What does menopause mean?
Menopause is derived from the Greek words mensis (month) and pauses (cessation). It means the permanent end of menstruation (menstrual periods). Menopause is considered permanent when a woman has not had a menstrual period for 12 months in a row, without another medical cause.
When does menopause usually occur?
Menopause can happen naturally, commonly around the age of 50. However, some women stop menstruating at an earlier age (at age 45 or younger) or at a later age than usual. Menopause can also occur following surgical removal of both ovaries (known as bilateral ovariectomy or bilateral oophorectomy). Women who have surgery to remove both ovaries experience an abrupt menopause that may take place at an earlier age than would have happened naturally. Early menopause is also common in women who have had radiation to the pelvic area or some types of chemotherapy to treat cancer.
Why does menopause occur?
Menopause is triggered by a decrease in the estrogen and progesterone levels produced by the ovaries. Estrogen is a female hormone that has many functions. During the adult years, one function of estrogen is to protect bones.
Why is menopause a risk for osteoporosis?
The drop in estrogen level that happens at menopause increases a woman's risk of bone loss and osteoporosis. In the first five to seven years after menopause, a woman can lose up to 20% of her bone density. When the natural onset of menopause comes earlier than expected or when it is caused by the surgical removal of both ovaries, a woman's estrogen protection is reduced for a longer period of time. This may increase the risk of bone loss at an earlier age.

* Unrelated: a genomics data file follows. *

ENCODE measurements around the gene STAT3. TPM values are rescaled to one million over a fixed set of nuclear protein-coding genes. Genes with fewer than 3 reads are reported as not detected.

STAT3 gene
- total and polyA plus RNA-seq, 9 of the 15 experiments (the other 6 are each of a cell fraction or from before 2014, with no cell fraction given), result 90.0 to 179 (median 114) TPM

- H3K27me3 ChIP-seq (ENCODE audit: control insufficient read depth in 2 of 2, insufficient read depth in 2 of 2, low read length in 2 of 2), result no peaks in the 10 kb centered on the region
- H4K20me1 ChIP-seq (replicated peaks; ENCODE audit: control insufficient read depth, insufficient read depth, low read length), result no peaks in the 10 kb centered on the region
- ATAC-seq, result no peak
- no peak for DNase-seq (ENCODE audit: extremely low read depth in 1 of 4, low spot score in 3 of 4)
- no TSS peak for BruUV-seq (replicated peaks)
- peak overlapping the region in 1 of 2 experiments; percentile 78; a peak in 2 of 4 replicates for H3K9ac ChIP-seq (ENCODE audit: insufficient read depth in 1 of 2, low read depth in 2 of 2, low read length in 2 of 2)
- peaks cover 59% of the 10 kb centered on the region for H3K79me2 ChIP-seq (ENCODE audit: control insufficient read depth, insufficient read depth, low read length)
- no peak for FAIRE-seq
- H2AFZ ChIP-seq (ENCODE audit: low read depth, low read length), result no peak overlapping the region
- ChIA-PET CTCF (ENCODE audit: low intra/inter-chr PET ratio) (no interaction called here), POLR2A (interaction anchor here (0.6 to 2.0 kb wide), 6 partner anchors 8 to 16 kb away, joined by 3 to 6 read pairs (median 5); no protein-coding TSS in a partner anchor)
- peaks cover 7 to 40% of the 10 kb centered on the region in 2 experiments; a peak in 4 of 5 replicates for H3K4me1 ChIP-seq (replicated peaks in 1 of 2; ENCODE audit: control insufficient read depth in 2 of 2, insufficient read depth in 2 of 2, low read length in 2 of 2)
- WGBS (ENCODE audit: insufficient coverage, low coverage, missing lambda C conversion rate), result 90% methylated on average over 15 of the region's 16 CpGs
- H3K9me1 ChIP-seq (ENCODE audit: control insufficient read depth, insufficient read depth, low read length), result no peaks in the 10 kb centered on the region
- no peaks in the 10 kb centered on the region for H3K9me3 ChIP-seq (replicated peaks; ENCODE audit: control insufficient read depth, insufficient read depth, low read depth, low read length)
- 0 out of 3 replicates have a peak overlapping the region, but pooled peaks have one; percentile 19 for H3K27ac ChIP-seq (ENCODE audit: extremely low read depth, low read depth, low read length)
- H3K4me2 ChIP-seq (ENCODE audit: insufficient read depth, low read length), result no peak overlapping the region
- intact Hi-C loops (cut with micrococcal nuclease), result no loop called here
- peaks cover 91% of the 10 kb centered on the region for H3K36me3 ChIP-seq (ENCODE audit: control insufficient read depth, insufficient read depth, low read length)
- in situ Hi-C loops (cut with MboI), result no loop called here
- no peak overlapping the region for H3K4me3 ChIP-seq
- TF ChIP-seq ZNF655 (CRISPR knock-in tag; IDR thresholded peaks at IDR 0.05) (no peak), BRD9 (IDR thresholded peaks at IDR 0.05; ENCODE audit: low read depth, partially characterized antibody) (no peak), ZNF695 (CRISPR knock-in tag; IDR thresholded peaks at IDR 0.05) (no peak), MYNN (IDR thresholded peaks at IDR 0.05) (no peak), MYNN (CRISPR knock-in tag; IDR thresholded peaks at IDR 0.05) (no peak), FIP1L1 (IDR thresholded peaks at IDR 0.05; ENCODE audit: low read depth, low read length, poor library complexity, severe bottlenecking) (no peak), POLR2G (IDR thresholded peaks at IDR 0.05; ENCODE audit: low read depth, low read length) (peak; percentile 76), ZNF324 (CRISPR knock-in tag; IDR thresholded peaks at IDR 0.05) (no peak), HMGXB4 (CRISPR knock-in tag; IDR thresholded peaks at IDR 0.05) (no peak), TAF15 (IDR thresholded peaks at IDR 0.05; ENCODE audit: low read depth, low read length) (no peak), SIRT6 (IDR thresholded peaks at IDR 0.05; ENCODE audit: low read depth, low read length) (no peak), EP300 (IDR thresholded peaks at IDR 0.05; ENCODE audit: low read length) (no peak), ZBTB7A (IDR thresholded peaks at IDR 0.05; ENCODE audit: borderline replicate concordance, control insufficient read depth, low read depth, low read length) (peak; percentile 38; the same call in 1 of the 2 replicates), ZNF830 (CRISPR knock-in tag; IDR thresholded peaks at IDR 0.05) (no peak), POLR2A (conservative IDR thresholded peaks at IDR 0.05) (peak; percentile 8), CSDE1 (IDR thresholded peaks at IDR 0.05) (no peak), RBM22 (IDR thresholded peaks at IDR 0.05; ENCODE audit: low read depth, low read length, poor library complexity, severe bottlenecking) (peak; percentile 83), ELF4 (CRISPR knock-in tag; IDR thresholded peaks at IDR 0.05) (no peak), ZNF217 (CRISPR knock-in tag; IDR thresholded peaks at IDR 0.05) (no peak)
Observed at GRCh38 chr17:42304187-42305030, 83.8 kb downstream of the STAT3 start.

How can I tell if I am at risk for osteoporosis?
Knowing your risk for osteoporosis is the first step in taking an active role to promote strong bones for life. To find out about your personal risk factors, click on the NYSOPEP Osteoporosis Risk Assessment for Postmenopausal Women.
If I have risk factors, does it mean that I am going to get osteoporosis?
Although risk factors may increase your likelihood of getting osteoporosis, having risk factors does not mean that you have or will get the disease. It is important to be aware that there are conditions and medications that may contribute to bone loss leading to osteoporosis as well as others that have not yet been identified. On the other hand, postmenopausal women who do not have any of the identified risk factors for osteoporosis may not be protected from developing the disease. It is important to speak to your healthcare provider about your bone health and find out when the right time is for you to have a bone mineral density (BMD) test. It is never too early or too late to take action to promote stronger bones.